Cease Trading: A Sure Guide To Cease Trading

Cease Trading, Cease trading limited company, Limited company cease trading, How to cease trading a limited company, Cease trading sole trader
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Cease trading is the process of closing your business so that you no longer accept purchases from clients or customers. Your business will be struck off the Companies Register once you successfully close up your business. This article will guide you on what you need to know about cease trading a limited company or a sole trader

Cease Trading Limited Company

When a limited company ceases trading, all businesses will stop working. The company will have to register as dormant if there is a need for it again in the future. Its directors can wind up creditors to receive payment, let go of the employees, and remove the company from the register at the company’s house. At this point, it ceases to exist as a legal entity. Any assets are sold and the proceeds will be distributed accordingly. 

Cease trading a limited company can vary depending on whether your company is solvent (meaning it can afford to pay off its debts) or insolvent (meaning it doesn’t have sufficient cash or assets to pay off its debts). If your business is solvent, you should be able to close the limited company and cease trading via a process called Members’ Voluntary Liquidation (MVL). Moreover, if your business is insolvent, you may be able to cease trading via a Creditors’ Voluntary Liquidation (CVL). In some cases, you may be able to close your business via dissolution or register it as a dormant company.

The best way to cease trading is to talk to an experienced insolvency practitioner. They’ll be able to provide detailed, personalized information about the most appropriate options for closing your limited company.

How to cease trading a limited company

Companies can cease trading for various reasons, which include a director’s retirement or ill health, ongoing financial problems, or simply because the company serves no further purpose. There are three ways a limited company can cease trading. They include:

  • Creditors’ Voluntary Liquidation (CVL)
  • Members’ Voluntary Liquidation (MVL)
  • Company Dissolution

Cease Trading Through a Creditors’ Voluntary Liquidation (CVL)

A Creditors’ Voluntary Liquidation (CVL) is an insolvency procedure that is designed for insolvent businesses. In a CVL, the directors of an insolvent business voluntarily cease trading and “wind up” the business, using the value of the business’s assets to compensate creditors.

However, ceasing trading through a CVL is a common option for insolvent businesses that aren’t commercially viable, meaning they are unlikely to recover financially. A CVL often occurs after a long period of pressure and/or legal action from creditors to recover debts.

To close via a CVL, your business will need to be cash flow or balance sheet insolvent, meaning it can no longer afford to pay its creditors.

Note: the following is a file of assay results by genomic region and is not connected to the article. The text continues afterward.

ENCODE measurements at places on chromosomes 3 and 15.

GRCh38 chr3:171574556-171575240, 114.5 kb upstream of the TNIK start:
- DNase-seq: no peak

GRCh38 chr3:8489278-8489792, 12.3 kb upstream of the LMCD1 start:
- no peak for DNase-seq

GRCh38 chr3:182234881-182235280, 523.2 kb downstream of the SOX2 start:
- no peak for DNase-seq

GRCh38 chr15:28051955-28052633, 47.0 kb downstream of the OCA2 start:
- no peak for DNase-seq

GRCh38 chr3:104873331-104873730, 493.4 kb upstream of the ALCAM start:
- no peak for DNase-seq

Ceasing Trading Via a Members’ Voluntary Liquidation (MVL)

A Members’ Voluntary Liquidation (MVL) is a legal process for closing down a solvent business. Unlike a CVL, the MVL process is for businesses that can successfully pay their creditors using existing assets and cash flow before ceasing trading.

However, If your business is solvent and you want to cease trading, the MVL process allows you to do so while extracting profits from the business. There are certain tax advantages to the MVL process, potentially making it a good option if your business has significant assets.

For example, cash distributed to shareholders through an MVL is subject to capital gains tax, rather than income tax. In certain cases, businesses closing via the MVL process may be eligible for entrepreneurs’ relief, lowering their capital gains tax rate. Entering an MVL is a complex process that requires an insolvency practitioner. 

Cease Trading through Company Dissolution

Company dissolution is a legal process that allows you to close down a solvent business. The dissolution process is typically simpler than liquidation and may be the most effective option for your business if it’s financially solvent and has no debts.

However, your business needs to take several steps before it ceases trading through dissolution. For example, you will need to pay any outstanding taxes, pay employees in compliance with redundancy law, deregister the company’s payroll scheme and VAT, and close the company’s bank accounts. You’ll also need to make sure that any business assets are distributed amongst shareholders in advance, as ownership of company assets will pass to the Crown following dissolution. Dissolving a company has advantages and disadvantages, and may not be the best option for every business.

Cease Trading Sole Trader

Ceasing your trading as a sole trader can be so challenging to consider, but if, in any circumstance, you want to cease your trading, this article will guide you on what to do.

Firstly, you’ll need to consider a number of issues when ceasing your trading. This includes:

#1. Business records if you’re selling your business

It is important that your taxes and any official records concerning your business are up to date when you sell your business.

One of the major reasons for this is that the buyer’s solicitors and accountants will have to carry out due diligence checks. This involves gathering information about all aspects of your business so that the buyer can: